(2005–07) came down at £580,000, or £704,750 after fees, handily beating its estimate of £350,000 to £450,000, with one online bidder hanging in to nearly the end. Auctioneer and chair of Sotheby’s Europe Oliver Barker, used to goading bidders in the room, gamely cajoled the anonymous online bidder by addressing the screen in front of him (“I don’t know where you are,” he said at one point to the screen, looking for a bid above £520,000).
The sale’s cover lot, an untitled 1962
painting estimated at £5.5 million to £7.5 million, barely made its low estimate, hammering at £5.55 million, or £6.4 million with buyer’s fees. Over four feet by nearly five feet, it comes from the “most significant and consequential phase” of the artist’s career, when he was painting in Rome, according to the auction catalogue, and was purchased by the present owner in the 1970s. The bidding proceeded slowly, crawling, by the end, in £50,000 increments towards its final hammer price.
Two works by
, whose 1982 untitled painting went for a record-setting $110.4 million
in New York this spring, were on offer. Their estimates were a fraction of that recent blockbuster lot, which started bidding at $57 million. The higher-priced of the two paintings, Bronze
(1982), was estimated to sell for between £5 million and £7 million. But despite the record, and perhaps because of the many Basquiats that have popped up at recent fairs, including Frieze, Bronze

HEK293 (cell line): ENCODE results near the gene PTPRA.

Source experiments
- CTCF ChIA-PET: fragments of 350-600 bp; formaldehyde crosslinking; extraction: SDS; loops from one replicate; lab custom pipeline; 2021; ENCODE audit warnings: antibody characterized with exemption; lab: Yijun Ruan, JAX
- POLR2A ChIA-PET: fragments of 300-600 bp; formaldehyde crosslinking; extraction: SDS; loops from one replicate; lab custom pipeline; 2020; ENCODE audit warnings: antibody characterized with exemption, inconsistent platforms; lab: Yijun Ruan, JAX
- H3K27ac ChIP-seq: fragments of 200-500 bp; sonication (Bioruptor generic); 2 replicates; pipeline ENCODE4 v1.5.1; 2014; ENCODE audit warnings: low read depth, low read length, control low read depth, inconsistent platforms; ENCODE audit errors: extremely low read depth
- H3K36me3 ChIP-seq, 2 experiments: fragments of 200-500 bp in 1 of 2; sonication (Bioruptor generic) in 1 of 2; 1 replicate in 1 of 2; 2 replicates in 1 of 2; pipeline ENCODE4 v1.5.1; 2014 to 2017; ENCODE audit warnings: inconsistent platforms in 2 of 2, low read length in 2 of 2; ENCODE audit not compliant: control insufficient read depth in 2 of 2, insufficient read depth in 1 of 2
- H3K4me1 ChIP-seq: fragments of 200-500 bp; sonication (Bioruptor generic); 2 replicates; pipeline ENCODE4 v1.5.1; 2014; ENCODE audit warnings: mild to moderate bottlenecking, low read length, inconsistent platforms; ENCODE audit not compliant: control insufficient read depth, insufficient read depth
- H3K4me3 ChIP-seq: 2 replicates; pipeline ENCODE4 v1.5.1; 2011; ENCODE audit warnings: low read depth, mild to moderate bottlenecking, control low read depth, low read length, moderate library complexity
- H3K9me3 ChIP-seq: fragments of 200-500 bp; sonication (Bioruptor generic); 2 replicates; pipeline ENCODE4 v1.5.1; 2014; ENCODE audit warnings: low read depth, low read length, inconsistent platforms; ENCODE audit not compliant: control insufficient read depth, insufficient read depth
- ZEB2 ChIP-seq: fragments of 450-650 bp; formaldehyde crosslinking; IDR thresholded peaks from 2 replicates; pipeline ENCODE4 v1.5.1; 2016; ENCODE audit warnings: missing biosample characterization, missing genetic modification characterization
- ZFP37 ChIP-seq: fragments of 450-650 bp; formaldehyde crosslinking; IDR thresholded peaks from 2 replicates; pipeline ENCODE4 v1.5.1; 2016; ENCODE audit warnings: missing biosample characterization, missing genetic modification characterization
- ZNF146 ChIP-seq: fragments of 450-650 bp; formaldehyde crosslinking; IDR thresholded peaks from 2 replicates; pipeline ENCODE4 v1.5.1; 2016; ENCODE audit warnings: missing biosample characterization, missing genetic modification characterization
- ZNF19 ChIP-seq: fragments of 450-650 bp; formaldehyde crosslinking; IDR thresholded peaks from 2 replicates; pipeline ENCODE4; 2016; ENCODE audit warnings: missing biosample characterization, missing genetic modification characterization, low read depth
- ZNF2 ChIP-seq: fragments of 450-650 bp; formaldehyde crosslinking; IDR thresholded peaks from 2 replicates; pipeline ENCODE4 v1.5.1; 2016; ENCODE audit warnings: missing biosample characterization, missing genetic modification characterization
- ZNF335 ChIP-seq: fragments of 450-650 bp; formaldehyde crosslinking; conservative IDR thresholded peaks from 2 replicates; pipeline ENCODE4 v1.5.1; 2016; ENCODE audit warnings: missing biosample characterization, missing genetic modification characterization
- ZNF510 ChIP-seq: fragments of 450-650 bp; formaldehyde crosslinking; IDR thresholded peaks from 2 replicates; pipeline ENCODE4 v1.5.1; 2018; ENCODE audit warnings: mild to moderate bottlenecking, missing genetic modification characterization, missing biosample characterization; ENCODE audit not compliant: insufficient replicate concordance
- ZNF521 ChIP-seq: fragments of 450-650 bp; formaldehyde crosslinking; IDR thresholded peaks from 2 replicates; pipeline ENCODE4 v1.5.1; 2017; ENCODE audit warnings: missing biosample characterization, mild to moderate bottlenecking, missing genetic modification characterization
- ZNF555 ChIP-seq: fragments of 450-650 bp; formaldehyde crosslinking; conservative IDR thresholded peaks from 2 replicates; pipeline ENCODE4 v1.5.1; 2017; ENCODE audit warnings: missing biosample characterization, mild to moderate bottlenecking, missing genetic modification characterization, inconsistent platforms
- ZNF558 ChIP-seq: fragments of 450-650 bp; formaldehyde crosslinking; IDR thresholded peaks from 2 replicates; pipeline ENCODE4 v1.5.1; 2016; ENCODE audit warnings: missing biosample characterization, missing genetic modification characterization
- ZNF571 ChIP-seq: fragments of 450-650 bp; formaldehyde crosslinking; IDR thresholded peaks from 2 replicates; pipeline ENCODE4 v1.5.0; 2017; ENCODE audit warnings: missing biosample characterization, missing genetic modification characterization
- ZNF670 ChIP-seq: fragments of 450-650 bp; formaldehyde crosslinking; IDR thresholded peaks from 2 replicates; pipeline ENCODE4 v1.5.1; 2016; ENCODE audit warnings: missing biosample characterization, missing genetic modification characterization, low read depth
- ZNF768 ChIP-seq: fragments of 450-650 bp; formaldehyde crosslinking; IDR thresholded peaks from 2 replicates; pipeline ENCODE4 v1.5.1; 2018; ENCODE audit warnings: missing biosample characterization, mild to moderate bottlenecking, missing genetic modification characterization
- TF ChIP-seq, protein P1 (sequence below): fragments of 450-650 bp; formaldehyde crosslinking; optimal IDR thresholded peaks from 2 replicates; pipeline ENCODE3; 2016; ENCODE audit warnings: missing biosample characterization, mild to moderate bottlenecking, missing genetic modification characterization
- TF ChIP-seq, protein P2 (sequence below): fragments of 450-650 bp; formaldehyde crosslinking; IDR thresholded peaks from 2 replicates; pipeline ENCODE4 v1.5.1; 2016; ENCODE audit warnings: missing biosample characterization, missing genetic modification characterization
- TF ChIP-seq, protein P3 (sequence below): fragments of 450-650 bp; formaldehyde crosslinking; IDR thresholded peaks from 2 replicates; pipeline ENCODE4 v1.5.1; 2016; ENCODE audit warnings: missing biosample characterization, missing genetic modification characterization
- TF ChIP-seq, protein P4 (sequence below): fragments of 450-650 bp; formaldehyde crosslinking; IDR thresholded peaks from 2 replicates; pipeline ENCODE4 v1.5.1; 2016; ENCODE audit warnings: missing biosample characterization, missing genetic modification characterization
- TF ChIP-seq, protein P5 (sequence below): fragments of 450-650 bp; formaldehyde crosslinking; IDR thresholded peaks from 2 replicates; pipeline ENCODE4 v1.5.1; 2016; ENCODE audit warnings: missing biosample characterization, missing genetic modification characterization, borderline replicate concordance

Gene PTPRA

found no takers. The lower-priced of the two works, Remote Commander
(1984), which last sold at Sotheby’s in 1990 for $203,500 with fees, hammered in at £2.5 million before fees, just below its £2.6 million low estimate, bringing Sotheby’s a mid-estimate £2.9 million with the addition of the buyer’s premium.
The auction featured just one work by
, who was unseated in May by the 1982 Basquiat as the most expensive American artist ever sold at auction. His 5 Deaths
(1963) went for £800,000, or £968,750 with fees, a fraction of its estimate of £2.2 million to £3.2 million.
A delightful mobile by
, currently the subject of a major retrospective at the Whitney Museum of American Art
, and one of the evening’s higher-priced lots at an estimated £1.8 million to £2.5 million, sold for £2.4 million, or £2.8 million with fees. The work came from a descendant of the sculptor
, who received it from Calder as a gift (an incision on one of the mobile’s wings reads, “per Tino,” Constantino’s nickname).
Sotheby’s sold ’s Studies of Isabel Rawsthorne
(1983), a portrait of the artist’s dearest female friend who was also a lover of
, for £1.65 million or £1.9 million with fees, against an estimate of £1.8 million to £2.5 million. The result marked a muted prelude to the week’s bigger Bacon: a double portrait of the Pope and Bacon’s lover George Dyer, which will be offered at Christie’s on Friday night for at least $80 million, according to a report in the Wall Street Journal
has seen an uptick in market attention following his retrospective at Venice’s Gallerie dell’Accademia, and his 1970 painting Scared Stiff
sold for around $15 million at Art Basel in Basel in June. On Thursday night, Odessa